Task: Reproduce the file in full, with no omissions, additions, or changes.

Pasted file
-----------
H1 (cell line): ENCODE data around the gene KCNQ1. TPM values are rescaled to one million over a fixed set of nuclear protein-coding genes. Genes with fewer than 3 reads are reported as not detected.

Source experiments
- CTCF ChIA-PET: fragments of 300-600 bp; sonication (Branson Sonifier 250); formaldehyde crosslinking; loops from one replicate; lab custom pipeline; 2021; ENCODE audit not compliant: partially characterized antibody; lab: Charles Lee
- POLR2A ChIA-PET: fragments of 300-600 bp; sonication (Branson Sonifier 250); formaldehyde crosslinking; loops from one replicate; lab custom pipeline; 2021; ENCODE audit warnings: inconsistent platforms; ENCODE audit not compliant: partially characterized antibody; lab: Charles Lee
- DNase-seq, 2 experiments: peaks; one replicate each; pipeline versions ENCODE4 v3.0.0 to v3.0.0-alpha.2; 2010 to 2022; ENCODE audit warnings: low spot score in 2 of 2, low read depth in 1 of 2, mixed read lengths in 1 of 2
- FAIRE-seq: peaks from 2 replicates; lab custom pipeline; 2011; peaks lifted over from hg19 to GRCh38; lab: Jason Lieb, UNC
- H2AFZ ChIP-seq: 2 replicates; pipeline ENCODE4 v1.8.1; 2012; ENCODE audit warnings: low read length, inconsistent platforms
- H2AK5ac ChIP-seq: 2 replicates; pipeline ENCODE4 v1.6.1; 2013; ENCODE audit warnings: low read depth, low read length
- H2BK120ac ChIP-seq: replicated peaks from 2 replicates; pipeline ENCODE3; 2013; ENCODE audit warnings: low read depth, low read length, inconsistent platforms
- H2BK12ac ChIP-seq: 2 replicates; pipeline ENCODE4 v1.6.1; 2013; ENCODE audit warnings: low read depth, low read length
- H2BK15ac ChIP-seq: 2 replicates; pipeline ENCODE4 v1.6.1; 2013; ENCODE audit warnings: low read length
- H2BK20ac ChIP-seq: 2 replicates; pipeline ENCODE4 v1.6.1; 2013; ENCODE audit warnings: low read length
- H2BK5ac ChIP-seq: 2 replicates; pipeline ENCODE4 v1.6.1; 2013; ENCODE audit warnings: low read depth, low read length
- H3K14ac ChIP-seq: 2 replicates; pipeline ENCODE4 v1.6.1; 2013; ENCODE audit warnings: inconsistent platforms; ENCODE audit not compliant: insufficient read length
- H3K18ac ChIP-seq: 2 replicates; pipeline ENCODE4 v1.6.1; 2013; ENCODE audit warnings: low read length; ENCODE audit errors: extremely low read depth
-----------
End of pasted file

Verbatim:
H1 (cell line): ENCODE data around the gene KCNQ1. TPM values are rescaled to one million over a fixed set of nuclear protein-coding genes. Genes with fewer than 3 reads are reported as not detected.

Source experiments
- CTCF ChIA-PET: fragments of 300-600 bp; sonication (Branson Sonifier 250); formaldehyde crosslinking; loops from one replicate; lab custom pipeline; 2021; ENCODE audit not compliant: partially characterized antibody; lab: Charles Lee
- POLR2A ChIA-PET: fragments of 300-600 bp; sonication (Branson Sonifier 250); formaldehyde crosslinking; loops from one replicate; lab custom pipeline; 2021; ENCODE audit warnings: inconsistent platforms; ENCODE audit not compliant: partially characterized antibody; lab: Charles Lee
- DNase-seq, 2 experiments: peaks; one replicate each; pipeline versions ENCODE4 v3.0.0 to v3.0.0-alpha.2; 2010 to 2022; ENCODE audit warnings: low spot score in 2 of 2, low read depth in 1 of 2, mixed read lengths in 1 of 2
- FAIRE-seq: peaks from 2 replicates; lab custom pipeline; 2011; peaks lifted over from hg19 to GRCh38; lab: Jason Lieb, UNC
- H2AFZ ChIP-seq: 2 replicates; pipeline ENCODE4 v1.8.1; 2012; ENCODE audit warnings: low read length, inconsistent platforms
- H2AK5ac ChIP-seq: 2 replicates; pipeline ENCODE4 v1.6.1; 2013; ENCODE audit warnings: low read depth, low read length
- H2BK120ac ChIP-seq: replicated peaks from 2 replicates; pipeline ENCODE3; 2013; ENCODE audit warnings: low read depth, low read length, inconsistent platforms
- H2BK12ac ChIP-seq: 2 replicates; pipeline ENCODE4 v1.6.1; 2013; ENCODE audit warnings: low read depth, low read length
- H2BK15ac ChIP-seq: 2 replicates; pipeline ENCODE4 v1.6.1; 2013; ENCODE audit warnings: low read length
- H2BK20ac ChIP-seq: 2 replicates; pipeline ENCODE4 v1.6.1; 2013; ENCODE audit warnings: low read length
- H2BK5ac ChIP-seq: 2 replicates; pipeline ENCODE4 v1.6.1; 2013; ENCODE audit warnings: low read depth, low read length
- H3K14ac ChIP-seq: 2 replicates; pipeline ENCODE4 v1.6.1; 2013; ENCODE audit warnings: inconsistent platforms; ENCODE audit not compliant: insufficient read length
- H3K18ac ChIP-seq: 2 replicates; pipeline ENCODE4 v1.6.1; 2013; ENCODE audit warnings: low read length; ENCODE audit errors: extremely low read depth